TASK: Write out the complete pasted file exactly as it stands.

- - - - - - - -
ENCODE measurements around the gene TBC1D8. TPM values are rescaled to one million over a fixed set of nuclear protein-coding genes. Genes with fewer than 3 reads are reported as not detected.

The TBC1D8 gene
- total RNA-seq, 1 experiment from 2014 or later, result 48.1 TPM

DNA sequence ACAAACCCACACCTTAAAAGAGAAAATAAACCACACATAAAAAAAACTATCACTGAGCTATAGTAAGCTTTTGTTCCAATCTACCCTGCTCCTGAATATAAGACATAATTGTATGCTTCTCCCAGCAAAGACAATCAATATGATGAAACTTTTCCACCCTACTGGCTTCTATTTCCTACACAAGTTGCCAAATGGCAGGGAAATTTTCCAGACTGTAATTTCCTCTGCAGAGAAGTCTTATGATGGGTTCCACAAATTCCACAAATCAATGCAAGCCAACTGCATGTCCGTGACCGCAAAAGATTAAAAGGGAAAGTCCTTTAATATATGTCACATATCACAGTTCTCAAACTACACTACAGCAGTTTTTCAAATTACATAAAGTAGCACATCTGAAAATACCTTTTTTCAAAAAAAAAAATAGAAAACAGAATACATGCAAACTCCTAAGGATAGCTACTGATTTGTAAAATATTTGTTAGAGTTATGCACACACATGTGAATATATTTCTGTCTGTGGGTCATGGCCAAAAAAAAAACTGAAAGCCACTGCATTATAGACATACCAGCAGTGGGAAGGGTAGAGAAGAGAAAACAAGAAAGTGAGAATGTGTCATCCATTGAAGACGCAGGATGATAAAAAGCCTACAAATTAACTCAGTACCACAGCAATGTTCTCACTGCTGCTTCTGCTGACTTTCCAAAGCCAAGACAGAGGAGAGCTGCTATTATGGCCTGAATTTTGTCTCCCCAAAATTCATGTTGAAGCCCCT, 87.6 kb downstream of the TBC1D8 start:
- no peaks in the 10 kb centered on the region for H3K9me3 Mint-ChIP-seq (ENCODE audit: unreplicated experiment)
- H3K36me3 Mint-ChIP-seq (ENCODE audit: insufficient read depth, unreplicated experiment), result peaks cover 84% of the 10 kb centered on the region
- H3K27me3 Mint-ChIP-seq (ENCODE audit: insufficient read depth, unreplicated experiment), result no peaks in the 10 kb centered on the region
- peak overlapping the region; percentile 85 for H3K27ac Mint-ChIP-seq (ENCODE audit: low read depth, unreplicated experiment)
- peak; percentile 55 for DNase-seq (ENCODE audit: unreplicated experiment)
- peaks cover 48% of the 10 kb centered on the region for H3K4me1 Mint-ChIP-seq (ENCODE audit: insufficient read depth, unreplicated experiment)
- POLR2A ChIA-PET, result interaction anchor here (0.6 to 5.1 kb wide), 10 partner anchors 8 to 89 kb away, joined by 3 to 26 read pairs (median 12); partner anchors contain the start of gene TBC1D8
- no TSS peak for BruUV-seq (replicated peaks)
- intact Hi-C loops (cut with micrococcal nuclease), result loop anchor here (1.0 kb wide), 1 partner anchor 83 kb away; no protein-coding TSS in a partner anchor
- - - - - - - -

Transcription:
ENCODE measurements around the gene TBC1D8. TPM values are rescaled to one million over a fixed set of nuclear protein-coding genes. Genes with fewer than 3 reads are reported as not detected.

The TBC1D8 gene
- total RNA-seq, 1 experiment from 2014 or later, result 48.1 TPM

DNA sequence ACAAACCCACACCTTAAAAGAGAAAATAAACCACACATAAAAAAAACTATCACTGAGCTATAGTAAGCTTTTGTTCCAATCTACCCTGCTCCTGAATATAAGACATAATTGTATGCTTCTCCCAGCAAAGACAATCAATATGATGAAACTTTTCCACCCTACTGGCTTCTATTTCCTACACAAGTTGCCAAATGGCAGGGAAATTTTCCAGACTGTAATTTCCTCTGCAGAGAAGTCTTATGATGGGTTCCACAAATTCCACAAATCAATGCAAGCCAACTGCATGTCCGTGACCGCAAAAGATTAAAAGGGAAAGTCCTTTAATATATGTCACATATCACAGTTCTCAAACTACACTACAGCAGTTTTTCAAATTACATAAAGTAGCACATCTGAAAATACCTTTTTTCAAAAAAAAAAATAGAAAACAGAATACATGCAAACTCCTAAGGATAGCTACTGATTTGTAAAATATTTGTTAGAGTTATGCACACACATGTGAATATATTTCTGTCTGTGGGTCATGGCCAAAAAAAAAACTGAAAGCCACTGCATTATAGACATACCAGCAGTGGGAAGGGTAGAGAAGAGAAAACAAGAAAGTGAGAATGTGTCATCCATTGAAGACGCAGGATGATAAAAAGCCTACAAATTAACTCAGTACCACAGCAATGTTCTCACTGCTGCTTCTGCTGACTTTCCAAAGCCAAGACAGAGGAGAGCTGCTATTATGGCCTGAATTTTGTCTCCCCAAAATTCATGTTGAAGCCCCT, 87.6 kb downstream of the TBC1D8 start:
- no peaks in the 10 kb centered on the region for H3K9me3 Mint-ChIP-seq (ENCODE audit: unreplicated experiment)
- H3K36me3 Mint-ChIP-seq (ENCODE audit: insufficient read depth, unreplicated experiment), result peaks cover 84% of the 10 kb centered on the region
- H3K27me3 Mint-ChIP-seq (ENCODE audit: insufficient read depth, unreplicated experiment), result no peaks in the 10 kb centered on the region
- peak overlapping the region; percentile 85 for H3K27ac Mint-ChIP-seq (ENCODE audit: low read depth, unreplicated experiment)
- peak; percentile 55 for DNase-seq (ENCODE audit: unreplicated experiment)
- peaks cover 48% of the 10 kb centered on the region for H3K4me1 Mint-ChIP-seq (ENCODE audit: insufficient read depth, unreplicated experiment)
- POLR2A ChIA-PET, result interaction anchor here (0.6 to 5.1 kb wide), 10 partner anchors 8 to 89 kb away, joined by 3 to 26 read pairs (median 12); partner anchors contain the start of gene TBC1D8
- no TSS peak for BruUV-seq (replicated peaks)
- intact Hi-C loops (cut with micrococcal nuclease), result loop anchor here (1.0 kb wide), 1 partner anchor 83 kb away; no protein-coding TSS in a partner anchor